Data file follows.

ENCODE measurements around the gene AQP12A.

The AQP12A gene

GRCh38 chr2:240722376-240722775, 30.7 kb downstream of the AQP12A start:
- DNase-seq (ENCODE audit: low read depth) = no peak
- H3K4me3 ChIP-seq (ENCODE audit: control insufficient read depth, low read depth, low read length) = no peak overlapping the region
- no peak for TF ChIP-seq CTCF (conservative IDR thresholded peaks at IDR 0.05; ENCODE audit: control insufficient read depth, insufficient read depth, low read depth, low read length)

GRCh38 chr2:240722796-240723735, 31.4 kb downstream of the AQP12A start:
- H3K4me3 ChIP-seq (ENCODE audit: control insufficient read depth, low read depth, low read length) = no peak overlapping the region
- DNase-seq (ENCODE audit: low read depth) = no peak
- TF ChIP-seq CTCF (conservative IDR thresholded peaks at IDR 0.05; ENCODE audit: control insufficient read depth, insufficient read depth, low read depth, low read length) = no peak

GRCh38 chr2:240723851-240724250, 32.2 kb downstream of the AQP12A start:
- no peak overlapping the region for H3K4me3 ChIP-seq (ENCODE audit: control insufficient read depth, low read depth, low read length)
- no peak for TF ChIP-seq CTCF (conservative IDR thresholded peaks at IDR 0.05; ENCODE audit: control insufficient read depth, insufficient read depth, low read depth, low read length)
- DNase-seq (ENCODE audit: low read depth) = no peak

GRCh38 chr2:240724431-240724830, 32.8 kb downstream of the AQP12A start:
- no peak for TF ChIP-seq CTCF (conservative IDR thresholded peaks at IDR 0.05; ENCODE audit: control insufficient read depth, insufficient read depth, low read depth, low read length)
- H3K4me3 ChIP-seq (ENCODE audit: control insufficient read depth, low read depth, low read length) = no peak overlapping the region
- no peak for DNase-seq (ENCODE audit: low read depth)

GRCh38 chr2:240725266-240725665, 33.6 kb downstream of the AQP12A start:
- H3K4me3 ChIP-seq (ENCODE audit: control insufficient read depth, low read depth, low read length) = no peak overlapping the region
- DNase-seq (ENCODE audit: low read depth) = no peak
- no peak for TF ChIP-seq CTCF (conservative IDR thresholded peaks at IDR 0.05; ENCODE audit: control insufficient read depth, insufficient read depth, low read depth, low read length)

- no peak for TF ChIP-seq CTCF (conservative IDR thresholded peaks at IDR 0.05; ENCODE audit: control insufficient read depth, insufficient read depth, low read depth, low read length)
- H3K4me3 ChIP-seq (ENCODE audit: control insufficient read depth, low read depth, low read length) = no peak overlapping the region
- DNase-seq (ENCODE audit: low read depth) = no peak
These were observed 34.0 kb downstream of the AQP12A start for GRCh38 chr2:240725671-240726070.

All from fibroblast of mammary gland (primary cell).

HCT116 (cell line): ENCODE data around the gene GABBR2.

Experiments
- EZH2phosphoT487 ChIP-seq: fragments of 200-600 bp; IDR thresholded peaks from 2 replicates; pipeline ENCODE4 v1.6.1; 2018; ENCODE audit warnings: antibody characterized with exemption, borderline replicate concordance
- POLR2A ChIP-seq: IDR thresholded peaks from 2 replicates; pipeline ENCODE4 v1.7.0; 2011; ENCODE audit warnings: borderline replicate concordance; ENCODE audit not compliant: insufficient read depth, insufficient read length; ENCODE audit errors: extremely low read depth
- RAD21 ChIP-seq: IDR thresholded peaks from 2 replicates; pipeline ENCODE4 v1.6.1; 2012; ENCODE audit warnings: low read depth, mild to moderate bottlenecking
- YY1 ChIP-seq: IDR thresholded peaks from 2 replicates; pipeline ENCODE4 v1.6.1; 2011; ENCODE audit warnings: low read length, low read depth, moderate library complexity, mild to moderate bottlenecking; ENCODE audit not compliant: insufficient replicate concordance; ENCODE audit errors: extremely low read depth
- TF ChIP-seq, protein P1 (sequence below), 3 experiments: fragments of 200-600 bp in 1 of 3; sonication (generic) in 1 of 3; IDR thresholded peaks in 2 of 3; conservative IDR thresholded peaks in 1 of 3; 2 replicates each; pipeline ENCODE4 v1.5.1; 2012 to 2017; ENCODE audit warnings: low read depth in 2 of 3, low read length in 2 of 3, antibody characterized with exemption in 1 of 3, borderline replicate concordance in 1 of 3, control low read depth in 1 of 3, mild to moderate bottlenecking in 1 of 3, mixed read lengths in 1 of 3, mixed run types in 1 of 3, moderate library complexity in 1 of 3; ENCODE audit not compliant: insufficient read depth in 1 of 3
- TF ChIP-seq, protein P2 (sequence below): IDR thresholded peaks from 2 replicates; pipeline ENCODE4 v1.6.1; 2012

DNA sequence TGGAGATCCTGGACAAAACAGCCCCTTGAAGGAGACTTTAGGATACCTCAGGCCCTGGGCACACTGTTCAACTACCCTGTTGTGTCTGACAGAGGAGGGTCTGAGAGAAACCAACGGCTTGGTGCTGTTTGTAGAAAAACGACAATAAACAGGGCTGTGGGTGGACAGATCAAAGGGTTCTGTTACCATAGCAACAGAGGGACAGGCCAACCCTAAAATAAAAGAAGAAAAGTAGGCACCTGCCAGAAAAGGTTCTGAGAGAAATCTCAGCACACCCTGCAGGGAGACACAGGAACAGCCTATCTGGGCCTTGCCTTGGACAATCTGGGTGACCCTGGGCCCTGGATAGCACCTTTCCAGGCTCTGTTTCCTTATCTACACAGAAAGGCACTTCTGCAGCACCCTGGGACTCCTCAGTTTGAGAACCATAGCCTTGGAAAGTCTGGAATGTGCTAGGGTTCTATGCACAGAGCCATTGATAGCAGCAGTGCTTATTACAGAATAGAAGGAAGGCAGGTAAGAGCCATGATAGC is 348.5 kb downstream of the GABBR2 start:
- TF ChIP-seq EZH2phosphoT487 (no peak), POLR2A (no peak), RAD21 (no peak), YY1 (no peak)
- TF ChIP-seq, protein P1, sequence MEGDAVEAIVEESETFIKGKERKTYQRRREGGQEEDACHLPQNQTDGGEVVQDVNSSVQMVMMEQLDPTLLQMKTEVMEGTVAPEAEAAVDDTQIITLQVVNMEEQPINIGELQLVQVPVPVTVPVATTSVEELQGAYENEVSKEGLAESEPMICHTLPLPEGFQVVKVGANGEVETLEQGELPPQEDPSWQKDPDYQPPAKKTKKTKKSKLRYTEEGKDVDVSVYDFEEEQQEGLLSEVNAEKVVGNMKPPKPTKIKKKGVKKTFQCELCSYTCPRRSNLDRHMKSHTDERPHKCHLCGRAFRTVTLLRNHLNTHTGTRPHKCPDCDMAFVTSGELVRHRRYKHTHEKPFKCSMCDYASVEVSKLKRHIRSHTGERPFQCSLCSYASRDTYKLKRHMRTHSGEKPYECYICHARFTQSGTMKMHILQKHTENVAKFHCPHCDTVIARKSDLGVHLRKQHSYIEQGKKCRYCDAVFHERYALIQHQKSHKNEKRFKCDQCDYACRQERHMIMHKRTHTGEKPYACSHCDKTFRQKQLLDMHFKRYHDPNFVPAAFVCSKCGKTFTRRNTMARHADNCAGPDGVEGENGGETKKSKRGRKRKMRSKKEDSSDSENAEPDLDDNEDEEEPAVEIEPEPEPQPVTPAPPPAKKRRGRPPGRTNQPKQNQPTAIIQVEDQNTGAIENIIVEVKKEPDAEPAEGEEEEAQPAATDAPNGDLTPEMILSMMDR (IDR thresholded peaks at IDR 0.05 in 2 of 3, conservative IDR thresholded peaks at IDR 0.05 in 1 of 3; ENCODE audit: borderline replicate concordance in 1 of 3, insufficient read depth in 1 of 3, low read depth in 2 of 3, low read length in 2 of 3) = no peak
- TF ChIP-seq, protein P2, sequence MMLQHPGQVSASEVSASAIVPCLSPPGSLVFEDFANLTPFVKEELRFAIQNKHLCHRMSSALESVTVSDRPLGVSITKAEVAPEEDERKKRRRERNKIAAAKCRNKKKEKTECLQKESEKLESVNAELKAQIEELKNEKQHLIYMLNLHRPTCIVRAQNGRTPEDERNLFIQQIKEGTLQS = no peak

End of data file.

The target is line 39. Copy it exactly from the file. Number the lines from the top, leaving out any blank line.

- TF ChIP-seq, protein P2, sequence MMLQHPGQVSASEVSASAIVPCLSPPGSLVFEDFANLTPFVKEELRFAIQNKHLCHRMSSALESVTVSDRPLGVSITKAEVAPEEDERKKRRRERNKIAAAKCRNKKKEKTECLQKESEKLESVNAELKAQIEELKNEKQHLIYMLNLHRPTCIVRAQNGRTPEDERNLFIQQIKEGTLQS = no peak